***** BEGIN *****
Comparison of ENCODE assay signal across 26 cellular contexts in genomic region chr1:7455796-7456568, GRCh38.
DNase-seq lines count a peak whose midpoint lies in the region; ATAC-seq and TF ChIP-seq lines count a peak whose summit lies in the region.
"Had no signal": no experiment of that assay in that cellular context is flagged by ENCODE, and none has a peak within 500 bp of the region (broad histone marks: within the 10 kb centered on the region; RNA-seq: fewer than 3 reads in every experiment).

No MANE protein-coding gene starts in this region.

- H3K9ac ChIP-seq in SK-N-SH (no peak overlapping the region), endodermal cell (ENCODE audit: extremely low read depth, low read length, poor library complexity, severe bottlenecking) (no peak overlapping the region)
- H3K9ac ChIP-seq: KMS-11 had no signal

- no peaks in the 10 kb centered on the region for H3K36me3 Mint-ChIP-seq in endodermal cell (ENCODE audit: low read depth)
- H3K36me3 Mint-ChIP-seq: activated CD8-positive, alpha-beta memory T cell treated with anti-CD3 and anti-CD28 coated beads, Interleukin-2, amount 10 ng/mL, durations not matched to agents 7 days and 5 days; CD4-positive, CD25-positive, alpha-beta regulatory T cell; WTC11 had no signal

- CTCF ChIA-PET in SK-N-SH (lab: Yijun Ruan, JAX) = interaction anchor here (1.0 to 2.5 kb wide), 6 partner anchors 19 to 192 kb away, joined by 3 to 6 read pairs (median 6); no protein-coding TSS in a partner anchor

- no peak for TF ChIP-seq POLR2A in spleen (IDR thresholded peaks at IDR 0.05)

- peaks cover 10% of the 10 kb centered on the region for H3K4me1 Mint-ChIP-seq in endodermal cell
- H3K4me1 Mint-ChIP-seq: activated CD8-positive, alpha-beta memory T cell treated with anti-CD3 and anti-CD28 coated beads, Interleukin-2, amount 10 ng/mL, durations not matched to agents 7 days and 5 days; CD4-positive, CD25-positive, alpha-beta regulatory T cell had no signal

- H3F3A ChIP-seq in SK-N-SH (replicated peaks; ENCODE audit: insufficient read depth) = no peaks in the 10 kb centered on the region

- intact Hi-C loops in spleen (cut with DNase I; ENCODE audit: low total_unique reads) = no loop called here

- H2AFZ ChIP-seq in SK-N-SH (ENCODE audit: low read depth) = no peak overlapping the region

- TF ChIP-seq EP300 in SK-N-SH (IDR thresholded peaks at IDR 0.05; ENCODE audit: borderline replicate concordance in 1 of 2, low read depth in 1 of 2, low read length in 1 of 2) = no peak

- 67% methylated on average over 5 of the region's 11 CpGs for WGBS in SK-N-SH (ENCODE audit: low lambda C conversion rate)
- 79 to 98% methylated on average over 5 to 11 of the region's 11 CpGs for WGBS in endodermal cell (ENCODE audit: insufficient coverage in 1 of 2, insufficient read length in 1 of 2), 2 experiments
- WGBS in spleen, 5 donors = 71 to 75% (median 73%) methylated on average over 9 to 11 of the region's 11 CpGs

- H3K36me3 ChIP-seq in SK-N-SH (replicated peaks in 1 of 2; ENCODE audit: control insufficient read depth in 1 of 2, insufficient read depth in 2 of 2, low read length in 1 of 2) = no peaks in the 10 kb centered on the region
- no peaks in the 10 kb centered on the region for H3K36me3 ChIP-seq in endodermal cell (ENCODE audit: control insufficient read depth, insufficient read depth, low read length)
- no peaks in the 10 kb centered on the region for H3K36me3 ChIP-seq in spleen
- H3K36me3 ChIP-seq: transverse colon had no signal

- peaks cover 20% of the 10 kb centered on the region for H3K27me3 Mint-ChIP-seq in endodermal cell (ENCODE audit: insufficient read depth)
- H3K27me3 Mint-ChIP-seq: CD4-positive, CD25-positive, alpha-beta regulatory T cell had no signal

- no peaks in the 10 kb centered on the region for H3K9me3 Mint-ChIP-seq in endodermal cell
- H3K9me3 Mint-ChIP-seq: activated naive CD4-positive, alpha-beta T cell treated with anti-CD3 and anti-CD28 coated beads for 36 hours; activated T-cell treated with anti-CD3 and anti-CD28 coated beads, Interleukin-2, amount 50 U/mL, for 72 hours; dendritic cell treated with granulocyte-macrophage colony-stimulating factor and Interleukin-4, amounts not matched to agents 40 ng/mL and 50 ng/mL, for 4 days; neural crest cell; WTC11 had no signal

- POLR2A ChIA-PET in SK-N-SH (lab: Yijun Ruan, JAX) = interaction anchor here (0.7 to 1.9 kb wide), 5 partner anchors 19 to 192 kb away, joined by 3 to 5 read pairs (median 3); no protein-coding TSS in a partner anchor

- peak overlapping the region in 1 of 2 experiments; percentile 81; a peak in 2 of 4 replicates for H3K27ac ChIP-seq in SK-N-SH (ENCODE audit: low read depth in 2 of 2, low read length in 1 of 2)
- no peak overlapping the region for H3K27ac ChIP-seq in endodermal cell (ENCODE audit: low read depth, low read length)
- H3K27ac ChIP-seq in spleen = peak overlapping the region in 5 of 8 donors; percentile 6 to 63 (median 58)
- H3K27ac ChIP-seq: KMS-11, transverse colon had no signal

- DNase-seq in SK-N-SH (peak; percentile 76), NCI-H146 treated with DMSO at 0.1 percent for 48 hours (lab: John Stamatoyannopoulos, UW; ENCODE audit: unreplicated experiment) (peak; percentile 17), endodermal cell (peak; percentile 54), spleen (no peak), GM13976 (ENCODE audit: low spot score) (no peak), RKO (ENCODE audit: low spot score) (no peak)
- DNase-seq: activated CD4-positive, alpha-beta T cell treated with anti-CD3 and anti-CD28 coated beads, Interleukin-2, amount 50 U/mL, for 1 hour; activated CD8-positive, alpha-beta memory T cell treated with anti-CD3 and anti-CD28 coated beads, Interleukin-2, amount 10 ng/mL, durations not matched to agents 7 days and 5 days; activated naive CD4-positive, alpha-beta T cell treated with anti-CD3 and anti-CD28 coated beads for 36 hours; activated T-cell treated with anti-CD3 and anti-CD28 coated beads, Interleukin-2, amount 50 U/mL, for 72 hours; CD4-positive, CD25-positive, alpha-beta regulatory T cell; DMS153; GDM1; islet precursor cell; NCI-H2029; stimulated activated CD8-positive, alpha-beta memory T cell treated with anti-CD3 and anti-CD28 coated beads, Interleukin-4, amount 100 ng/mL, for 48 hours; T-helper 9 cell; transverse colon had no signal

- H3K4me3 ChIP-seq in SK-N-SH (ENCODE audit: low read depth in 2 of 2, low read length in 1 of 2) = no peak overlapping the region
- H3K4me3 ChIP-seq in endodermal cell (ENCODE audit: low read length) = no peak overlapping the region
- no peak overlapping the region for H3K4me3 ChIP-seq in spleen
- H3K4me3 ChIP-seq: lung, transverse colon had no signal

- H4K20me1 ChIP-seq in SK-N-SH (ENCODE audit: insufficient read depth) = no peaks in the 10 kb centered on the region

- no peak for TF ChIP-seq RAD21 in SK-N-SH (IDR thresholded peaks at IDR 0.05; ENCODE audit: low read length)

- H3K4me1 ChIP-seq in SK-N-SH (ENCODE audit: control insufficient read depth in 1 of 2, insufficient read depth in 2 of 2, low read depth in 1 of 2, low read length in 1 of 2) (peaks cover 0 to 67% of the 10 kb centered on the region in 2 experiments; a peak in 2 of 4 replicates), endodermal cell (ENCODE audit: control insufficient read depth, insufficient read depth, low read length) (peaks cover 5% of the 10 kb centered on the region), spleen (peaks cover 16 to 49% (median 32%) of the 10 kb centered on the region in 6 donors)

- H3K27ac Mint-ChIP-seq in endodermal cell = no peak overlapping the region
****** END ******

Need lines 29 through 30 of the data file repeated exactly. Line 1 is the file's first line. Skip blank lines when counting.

- peak overlapping the region in 1 of 2 experiments; percentile 81; a peak in 2 of 4 replicates for H3K27ac ChIP-seq in SK-N-SH (ENCODE audit: low read depth in 2 of 2, low read length in 1 of 2)
- no peak overlapping the region for H3K27ac ChIP-seq in endodermal cell (ENCODE audit: low read depth, low read length)